WASHINGTON — Nearly 20 years ago, Terry C. Kern told the U.S. Senate Judiciary Committee that he had reviewed his country club’s by-laws in the 1970s and found a provision that was, “frankly, discriminatory.”
Kern, who was then an attorney in Ardmore, was appearing before the Senate panel as a nominee for a U.S. judgeship in the district based in Tulsa.
He told the committee members that he pointed out the discriminatory language to the club’s chairman and it was removed.
Last month, Kern, now a senior U.S. district judge, expressed his legal opinion about equal treatment on a much broader scale, ruling that an Oklahoma law banning same-sex marriage discriminated against same-sex couples and violated the 14th Amendment’s equal protection clause.
“Equal protection is at the very heart of our legal system and central to our consent to be governed,” Kern wrote in his Jan. 14 decision. “It is not a scarce commodity to be meted out begrudgingly or in short portions. Therefore, the majority view in Oklahoma must give way to individual constitutional rights.”
Kern has presided over many high-profile and controversial cases in almost two decades on the federal bench — a fraud suit involving the Koch brothers, racial discrimination claims against the city of Tulsa, a battle over a drug used for lethal injections — but his name became part of a big national story with the same-sex marriage decision, and his reasoning in the case soon will be considered by the 10th U.S. Circuit Court of Appeals.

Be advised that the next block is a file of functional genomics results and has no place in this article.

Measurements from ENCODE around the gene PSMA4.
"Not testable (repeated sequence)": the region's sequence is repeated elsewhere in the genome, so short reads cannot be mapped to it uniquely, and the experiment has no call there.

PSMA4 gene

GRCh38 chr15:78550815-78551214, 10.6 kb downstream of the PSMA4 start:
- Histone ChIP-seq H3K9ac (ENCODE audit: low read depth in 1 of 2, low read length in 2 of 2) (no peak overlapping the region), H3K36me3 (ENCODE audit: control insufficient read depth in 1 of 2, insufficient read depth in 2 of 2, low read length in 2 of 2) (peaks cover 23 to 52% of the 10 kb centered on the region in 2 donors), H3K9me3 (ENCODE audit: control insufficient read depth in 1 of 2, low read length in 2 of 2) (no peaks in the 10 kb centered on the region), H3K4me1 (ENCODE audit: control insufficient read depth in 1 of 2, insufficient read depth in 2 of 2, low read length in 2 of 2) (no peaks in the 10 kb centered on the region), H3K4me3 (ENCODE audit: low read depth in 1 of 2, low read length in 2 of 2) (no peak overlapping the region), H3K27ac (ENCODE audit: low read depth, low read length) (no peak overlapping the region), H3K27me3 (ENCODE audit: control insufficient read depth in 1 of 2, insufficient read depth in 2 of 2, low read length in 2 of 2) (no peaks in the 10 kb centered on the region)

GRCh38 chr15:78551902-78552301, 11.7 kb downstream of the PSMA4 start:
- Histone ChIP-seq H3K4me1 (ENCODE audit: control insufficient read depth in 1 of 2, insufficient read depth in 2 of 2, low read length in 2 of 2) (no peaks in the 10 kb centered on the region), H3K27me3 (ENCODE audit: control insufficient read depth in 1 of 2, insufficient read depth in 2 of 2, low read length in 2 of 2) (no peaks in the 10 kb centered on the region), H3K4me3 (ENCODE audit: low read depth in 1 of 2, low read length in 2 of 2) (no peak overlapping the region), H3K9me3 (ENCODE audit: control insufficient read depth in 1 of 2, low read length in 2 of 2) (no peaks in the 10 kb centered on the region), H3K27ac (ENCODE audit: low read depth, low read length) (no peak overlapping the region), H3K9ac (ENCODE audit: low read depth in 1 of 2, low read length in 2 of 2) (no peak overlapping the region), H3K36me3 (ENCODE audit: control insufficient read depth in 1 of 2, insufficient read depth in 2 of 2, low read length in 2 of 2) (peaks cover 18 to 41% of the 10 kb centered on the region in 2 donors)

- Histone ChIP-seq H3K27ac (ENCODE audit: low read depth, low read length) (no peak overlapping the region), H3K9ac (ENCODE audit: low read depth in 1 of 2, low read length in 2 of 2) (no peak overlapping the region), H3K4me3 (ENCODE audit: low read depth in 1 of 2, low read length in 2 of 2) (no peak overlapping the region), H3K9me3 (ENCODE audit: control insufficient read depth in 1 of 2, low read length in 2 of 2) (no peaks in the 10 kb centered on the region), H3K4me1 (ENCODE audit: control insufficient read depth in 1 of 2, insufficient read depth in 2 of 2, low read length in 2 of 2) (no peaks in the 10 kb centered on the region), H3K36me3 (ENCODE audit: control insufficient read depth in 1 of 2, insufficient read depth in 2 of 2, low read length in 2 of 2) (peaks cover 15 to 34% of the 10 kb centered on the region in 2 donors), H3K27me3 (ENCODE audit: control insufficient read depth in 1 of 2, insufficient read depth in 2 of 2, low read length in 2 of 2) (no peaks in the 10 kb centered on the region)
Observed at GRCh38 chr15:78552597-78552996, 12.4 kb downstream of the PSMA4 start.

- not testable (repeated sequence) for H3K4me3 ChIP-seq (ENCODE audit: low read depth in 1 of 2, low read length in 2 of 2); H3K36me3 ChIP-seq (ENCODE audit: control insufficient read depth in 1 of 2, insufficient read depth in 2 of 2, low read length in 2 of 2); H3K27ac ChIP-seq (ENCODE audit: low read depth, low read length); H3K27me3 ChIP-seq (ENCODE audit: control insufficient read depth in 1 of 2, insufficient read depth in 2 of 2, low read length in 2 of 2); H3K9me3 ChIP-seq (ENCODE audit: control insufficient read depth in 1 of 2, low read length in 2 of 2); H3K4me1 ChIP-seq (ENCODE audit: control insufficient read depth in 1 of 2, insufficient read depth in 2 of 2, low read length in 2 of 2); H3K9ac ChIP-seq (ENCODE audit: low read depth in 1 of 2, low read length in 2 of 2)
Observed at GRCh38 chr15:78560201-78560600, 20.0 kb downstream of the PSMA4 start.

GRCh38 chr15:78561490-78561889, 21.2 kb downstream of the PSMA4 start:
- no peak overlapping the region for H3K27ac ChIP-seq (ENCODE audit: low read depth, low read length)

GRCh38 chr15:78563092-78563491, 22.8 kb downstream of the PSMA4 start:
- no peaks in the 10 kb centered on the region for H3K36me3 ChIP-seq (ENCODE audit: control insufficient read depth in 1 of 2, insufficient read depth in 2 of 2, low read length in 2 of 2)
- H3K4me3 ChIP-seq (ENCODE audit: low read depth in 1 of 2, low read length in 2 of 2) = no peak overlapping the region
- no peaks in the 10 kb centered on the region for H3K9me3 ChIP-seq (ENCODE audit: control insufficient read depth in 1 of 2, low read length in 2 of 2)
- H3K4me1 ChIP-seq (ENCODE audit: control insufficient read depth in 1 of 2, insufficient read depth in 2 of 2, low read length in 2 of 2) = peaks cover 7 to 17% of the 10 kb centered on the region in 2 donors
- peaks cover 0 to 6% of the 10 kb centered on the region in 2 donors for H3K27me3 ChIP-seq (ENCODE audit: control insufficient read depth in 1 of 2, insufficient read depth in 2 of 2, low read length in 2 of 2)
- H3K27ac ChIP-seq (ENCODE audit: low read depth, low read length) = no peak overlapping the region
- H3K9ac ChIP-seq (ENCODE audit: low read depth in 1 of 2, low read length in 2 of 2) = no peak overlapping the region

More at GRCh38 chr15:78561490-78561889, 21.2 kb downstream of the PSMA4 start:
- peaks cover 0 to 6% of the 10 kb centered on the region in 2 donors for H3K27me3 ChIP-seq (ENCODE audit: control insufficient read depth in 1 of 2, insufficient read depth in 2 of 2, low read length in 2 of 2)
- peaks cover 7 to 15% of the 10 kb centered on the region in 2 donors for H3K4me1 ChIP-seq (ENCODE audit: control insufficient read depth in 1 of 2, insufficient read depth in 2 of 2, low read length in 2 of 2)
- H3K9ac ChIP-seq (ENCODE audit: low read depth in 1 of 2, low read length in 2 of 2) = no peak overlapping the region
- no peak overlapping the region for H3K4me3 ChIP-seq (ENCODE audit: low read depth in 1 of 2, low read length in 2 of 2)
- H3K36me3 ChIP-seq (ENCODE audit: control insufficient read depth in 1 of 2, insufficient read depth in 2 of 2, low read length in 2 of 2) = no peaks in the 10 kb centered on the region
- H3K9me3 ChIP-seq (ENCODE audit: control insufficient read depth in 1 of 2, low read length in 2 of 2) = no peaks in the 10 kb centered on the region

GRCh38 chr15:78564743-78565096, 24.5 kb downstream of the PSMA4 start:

A long-awaited decision
The Oklahoma case — along with a similar one from Utah, which is also part of the 10th Circuit — is ultimately expected to reach the U.S. Supreme Court, probably later this year.
That would be extraordinarily fast movement for a case that took nine years to get to a decision. Kern got the case when he was 60, took senior status in the midst of it, and issued his opinion at age 69.
A host of circumstances drove the delays. Five years in, the case had to be reworked by a new attorney for the two lesbian couples who brought the challenge. Then, the U.S. Supreme Court accepted two same-sex marriage cases, and action on the issue at district courts across the country stalled as judges awaited guidance from the high court.
After a federal judge in Utah struck down that state’s ban on same-sex marriage in December and the decision was immediately challenged to the 10th Circuit Court, some wondered if Kern would even render a decision in the Oklahoma case. Any decision reached by the appeals court on the Utah law would apply to Oklahoma and other states in the circuit.
But three weeks after the Utah decision, Kern released a 68-page opinion that reflected a close analysis of the arguments, the precedents and volumes of materials submitted by the parties on both sides.
Attorney Ken Levit, who was a clerk for Kern shortly after the judge took the bench in 1994, called Kern “a super fair person and not an ideologue.”
Levit, now the executive director of the George Kaiser Family Foundation in Tulsa, said he didn’t think people who knew the judge could have predicted how Kern would rule in the same-sex marriage case “because it wouldn’t come to mind that he would be leaning one way or the other.”
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